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Baker's Dozen

Lost Tapes: Heather Leigh's Baker's Dozen
Jennifer Lucy Allan , July 22nd, 2020 10:15

Heather Leigh takes Jennifer Lucy Allan on a wild ride from teenage dancing on acid to Depeche Mode to collaborating with Peter Brotzmann via Britney Spears, Miles Davis, DJ Screw and The Dead C in this week's Baker's Dozen

Heather Leigh is a music obsessive. She has been searching out music, buying mail order cassettes, and sending off for records since she had the pocket money to burn. Speaking as a fellow obsessive, she knows more about music than almost anyone I know.

Heather Leigh's main instrument is the pedal steel. She plays a custom instrument, built to her own specification, from which she drags ferocious riffs and crooning, melodies, which her vocals embrace in lustful lyrics and a yearning sensuality. Since 2015, she has also had a duo with saxophone colossus Peter Brotzmann, with whom she has toured almost constantly, and produced five albums. In more recent months, she's been working more intensely with musician and producer Shackleton, after contributing vocals to the standout track on the gnostic psychedelic album Reach The Endless Sea by his group Tunes Of Negation. She has also released bold full-length albums on Editions Mego and Ideologic Organ – the lush studio album Throne, and raw song forms of I Abused Animal respectively. Bruce Russell of The Dead C said of Throne, that “if Patty Waters had been on the soundtrack to Paris, Texas, it might have been nearly this good.”

Originally from Houston, Texas, she has lived in Glasgow since 2004, where for many years she ran the legendary underground record store Volcanic Tongue with her partner, the writer David Keenan. She came up through the US underground, playing in an assortment of projects, regularly releasing CD-Rs and cassettes of her solo work and as a member of various groups. Her most recent album, Glory Days, was recently released on Boomkat's Documenting Sound lockdown label, which tQ said was "like the murmurings of a disco diva's soul, drifting eternally bereft through a cobwebbed cellar in which pumped men once danced and fucked".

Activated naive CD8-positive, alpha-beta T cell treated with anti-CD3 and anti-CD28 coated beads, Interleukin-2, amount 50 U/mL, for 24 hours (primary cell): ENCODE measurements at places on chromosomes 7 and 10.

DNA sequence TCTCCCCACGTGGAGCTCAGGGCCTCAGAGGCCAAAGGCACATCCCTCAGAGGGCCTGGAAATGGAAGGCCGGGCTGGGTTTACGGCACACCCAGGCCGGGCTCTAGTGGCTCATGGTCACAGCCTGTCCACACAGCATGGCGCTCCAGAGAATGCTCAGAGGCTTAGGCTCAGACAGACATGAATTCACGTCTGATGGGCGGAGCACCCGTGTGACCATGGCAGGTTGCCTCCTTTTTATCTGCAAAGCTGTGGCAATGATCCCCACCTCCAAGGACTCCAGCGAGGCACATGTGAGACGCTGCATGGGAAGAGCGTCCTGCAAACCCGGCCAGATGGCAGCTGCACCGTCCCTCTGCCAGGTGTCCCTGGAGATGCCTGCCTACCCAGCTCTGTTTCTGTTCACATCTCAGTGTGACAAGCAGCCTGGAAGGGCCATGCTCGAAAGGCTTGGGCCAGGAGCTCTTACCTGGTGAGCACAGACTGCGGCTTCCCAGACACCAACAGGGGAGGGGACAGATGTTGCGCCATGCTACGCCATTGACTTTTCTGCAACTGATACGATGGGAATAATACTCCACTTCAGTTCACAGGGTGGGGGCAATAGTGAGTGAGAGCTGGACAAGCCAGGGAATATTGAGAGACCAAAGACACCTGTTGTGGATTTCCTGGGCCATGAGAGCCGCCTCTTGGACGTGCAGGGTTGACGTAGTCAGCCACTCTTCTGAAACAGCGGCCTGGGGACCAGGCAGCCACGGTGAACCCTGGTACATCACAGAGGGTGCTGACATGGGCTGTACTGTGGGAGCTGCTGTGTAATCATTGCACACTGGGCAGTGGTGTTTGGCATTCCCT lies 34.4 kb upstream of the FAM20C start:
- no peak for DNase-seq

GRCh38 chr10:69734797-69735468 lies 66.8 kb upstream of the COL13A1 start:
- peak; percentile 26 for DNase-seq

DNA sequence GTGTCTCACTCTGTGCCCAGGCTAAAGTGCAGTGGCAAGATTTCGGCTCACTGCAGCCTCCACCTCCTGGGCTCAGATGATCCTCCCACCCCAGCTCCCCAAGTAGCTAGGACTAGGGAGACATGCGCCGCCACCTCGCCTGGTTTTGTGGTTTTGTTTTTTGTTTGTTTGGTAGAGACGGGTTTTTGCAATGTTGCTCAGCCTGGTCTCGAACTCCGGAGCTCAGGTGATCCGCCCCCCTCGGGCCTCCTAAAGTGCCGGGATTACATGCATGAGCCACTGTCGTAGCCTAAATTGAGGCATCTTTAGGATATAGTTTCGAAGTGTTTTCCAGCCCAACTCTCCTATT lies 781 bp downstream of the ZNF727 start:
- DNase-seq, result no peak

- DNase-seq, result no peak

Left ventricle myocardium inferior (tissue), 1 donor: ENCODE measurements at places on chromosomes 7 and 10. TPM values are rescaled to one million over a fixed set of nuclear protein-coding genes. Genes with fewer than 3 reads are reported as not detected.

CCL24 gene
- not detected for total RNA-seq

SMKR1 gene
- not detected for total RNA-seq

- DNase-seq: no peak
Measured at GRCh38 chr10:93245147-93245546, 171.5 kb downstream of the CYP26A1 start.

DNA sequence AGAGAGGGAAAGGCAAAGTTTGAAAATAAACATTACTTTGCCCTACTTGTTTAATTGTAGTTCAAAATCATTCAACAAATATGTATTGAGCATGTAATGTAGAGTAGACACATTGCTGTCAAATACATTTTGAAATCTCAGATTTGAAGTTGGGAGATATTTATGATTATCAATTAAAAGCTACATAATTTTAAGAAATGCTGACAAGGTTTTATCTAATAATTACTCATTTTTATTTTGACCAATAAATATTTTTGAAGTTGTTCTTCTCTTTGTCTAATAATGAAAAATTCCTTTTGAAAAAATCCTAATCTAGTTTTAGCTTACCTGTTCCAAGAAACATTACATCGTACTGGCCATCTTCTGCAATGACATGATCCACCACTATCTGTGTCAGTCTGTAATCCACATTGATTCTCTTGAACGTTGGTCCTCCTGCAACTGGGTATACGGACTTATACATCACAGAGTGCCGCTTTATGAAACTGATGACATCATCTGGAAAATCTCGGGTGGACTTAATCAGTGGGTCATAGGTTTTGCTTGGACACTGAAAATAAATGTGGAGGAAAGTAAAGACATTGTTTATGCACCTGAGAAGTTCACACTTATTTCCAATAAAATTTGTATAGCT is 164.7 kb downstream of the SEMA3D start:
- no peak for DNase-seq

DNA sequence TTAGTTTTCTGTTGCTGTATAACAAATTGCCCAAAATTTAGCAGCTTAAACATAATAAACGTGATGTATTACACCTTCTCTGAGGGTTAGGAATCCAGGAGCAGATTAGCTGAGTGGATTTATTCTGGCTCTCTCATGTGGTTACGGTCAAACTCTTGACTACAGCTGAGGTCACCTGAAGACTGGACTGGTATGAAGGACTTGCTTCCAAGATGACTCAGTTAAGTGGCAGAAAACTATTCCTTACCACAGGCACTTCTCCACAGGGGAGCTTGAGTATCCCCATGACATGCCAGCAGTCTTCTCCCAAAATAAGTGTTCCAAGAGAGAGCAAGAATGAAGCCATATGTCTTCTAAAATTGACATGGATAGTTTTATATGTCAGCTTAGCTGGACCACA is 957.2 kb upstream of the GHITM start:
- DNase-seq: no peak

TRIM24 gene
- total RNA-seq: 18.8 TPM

"I was going to have a quiet year," she says. "I knew I needed to work on new music seriously in a way that you cannot do if you're on the road. But that was not my mindset when lockdown happened. I was worried about 1000 different things. It felt difficult to have the concentration to actually work on new music the way I had envisioned it. Glory Days was exactly what I needed, to kick my ass into shape, to keep working, even though it feels like things are falling apart."

Leigh is, at this point, a stalwart of the underground and experimental music scenes she operates within and without. However, despite the underground's attachment to the cassette as format, and her Boomkat release being on tape, when we talk through her formative musical experiences, it is revealed that she not only has a long history of collecting tapes, but also a habit of losing them.

Heather Leigh's Glory Days is out now, click the picture below to begin reading Heather's Baker's Dozen selections

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